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On April 6, 2022, VMware published a security advisory mentioning eight vulnerabilities, including CVE-2022-22954 and CVE-2022-22960 impacting their products VMware Workspace ONE Access, Identity Manager and vRealize Automation. On April 13, they updated their advisory with information that CVE-2022-22954 is being exploited in the wild.
Multiple writeups detailing exploitation scenarios for the aforementioned two vulnerabilities were published in the last week of April, finally followed by a CISA Alert on May 18. The CISA Alert also calls out CVE-2022-22972 and CVE-2022-22973 – published on the same day and affecting the same products – as being highly likely to be exploited.
Unit 42 has observed numerous instances of CVE-2022-22954 being exploited in the wild. In this blog post, we share context around this observed activity, along with how the Palo Alto Networks product suite can be leveraged to protect against it.
|Vulnerabilities Discussed||CVE-2022-22954, CVE-2022-22960, CVE-2022-22972, CVE-2022-22973|
Table of Contents
Timeline for VMware Vulnerabilities
CVE-2022-22954 in the Wild
Mirai/Gafgyt Dropper Scripts or Variants
SSH Key Targeting
CVE-2022-22960 in the Wild
Indicators of Compromise
Publication of VMware advisory VMSA-2022-0011 regarding CVE-2022-22954, CVE-2022-22955,CVE-2022-22956, CVE-2022-22957, CVE-2022-22958, CVE-2022-22959, CVE-2022-22960, CVE-2022-22961.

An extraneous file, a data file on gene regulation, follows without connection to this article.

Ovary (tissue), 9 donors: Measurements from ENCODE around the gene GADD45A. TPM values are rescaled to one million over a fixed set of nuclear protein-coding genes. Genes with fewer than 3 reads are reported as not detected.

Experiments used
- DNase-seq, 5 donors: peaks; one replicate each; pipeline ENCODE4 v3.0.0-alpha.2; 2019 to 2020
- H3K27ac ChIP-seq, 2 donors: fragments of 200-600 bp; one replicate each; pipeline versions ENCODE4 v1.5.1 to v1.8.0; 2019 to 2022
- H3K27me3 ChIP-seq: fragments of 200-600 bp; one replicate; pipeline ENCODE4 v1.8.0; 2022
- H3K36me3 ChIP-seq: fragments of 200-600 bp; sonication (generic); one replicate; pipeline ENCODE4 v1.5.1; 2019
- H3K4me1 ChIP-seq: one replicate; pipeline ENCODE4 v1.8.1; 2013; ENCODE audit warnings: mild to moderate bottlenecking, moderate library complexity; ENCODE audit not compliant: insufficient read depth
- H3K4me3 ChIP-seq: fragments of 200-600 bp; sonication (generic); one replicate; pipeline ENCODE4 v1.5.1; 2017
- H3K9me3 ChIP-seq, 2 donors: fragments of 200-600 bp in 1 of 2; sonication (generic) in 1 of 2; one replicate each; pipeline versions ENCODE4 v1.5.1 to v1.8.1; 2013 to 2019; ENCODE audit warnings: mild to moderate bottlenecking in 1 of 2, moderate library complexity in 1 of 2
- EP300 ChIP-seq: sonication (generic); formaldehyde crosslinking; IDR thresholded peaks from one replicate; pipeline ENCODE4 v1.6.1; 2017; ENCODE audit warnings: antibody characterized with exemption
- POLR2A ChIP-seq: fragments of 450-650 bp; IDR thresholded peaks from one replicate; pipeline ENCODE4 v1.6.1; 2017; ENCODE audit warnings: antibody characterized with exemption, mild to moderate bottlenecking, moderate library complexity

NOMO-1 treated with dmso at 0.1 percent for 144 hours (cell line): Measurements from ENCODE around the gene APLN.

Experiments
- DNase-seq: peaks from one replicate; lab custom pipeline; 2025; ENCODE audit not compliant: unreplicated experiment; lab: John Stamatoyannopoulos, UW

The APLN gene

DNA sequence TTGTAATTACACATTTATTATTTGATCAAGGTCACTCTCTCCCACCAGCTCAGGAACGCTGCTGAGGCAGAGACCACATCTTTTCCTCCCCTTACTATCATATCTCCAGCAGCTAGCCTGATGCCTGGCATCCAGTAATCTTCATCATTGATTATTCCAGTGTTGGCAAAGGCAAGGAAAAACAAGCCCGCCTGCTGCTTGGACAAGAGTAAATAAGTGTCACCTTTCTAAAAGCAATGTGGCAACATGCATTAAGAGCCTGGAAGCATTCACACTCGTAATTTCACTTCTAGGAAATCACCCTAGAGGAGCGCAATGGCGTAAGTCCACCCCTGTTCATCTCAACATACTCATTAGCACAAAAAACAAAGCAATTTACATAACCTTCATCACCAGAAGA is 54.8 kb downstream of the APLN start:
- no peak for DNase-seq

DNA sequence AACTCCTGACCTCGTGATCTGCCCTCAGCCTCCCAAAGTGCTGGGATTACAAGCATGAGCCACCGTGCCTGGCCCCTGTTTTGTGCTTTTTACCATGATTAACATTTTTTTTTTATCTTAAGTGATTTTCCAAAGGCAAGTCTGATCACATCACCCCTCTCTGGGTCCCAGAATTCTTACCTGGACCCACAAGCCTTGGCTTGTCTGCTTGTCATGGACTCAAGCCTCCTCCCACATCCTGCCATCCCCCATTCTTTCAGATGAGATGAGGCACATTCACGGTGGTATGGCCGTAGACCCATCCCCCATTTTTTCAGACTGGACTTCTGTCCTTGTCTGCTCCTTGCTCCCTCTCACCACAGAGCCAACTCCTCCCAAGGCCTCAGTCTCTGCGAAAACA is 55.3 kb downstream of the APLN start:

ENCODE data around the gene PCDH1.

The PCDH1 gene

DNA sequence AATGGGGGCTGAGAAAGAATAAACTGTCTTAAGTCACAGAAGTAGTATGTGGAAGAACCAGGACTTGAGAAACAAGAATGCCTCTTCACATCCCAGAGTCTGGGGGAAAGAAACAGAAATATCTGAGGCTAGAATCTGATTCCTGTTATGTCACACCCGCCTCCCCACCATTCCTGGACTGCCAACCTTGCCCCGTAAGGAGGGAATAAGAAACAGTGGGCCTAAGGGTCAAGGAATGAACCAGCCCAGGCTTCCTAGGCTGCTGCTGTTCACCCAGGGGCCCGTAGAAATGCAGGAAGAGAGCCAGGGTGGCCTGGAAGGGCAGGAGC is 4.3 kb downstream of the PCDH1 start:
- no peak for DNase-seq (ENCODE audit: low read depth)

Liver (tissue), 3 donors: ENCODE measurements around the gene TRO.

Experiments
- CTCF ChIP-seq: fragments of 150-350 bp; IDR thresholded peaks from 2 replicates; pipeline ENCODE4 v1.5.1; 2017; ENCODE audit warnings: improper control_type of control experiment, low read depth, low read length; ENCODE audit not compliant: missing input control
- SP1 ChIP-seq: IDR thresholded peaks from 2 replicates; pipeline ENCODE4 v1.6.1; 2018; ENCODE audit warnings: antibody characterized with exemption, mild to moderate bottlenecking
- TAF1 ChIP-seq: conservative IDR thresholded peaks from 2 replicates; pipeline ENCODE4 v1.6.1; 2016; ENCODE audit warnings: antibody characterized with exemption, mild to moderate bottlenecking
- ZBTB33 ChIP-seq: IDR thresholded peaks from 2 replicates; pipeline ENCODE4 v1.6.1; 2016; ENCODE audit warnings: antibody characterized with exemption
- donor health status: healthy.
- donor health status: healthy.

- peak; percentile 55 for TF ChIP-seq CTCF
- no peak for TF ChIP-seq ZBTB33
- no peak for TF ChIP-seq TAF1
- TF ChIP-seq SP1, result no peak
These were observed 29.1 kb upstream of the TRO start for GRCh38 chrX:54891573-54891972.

VMware advisory updated with knowledge of active exploitation of CVE-2022-22954 in the wild.
As of this writing, no proofs of concept for exploitation of CVE-22972 or CVE-2022-22973 are known. This post will be updated with new findings as they are discovered.
CVE-2022-22954, a remote code execution (RCE) vulnerability due to server-side template injection in VMware Workspace ONE Access and Identity Manager, is trivial to exploit with a single HTTP request to a vulnerable device.
The list below details the exploits Unit 42 observed targeting this vulnerability that we deemed worth highlighting.
The injected commands worth mentioning that intended to further download payloads to a vulnerable machine can be categorized into the following broad categories:
- Mirai/Gafgyt dropper scripts or variants
- Perl Shellbot
We observed several instances of CVE-2022-22954 being exploited to drop variants of the Mirai malware. In most cases, the exploit was only used to drop the payload, however the payloads themself did not contain CVE-2022-22954 exploits for further propagation. Instead, they were either non-specific Mirai variants or contained previously known exploits such as CVE-2017-17215.
The exception to this is Enemybot, a currently prevalent botnet built with bits of code from both Gafgyt and Mirai source code. The exploits involving Enemybot eventually download Enemybot samples that themselves embed CVE-2022-22954 exploits for further exploitation and propagation.
We observed the vulnerability exploited to download webshells, including:
- A basic implementation that read a GET parameter value, Base64 decoded it, and used a ClassLoader to load the result.
- The Godzilla Webshell that has also been used in previous campaigns exploiting other vulnerabilities.
Certain injected commands result in the download of obfuscated Perl scripts. Deobfuscating these scripts reveals they are versions of the known bot family “Stealth Shellbot” that reaches out to an IRC server to listen for commands to perform. It has the ability to further make HTTP requests based on commands received. This would mean infected machines could then be directed to further perform scanning and exploitation activity, in addition to directly executing shell commands received from the command and control (C2) server on the target machine.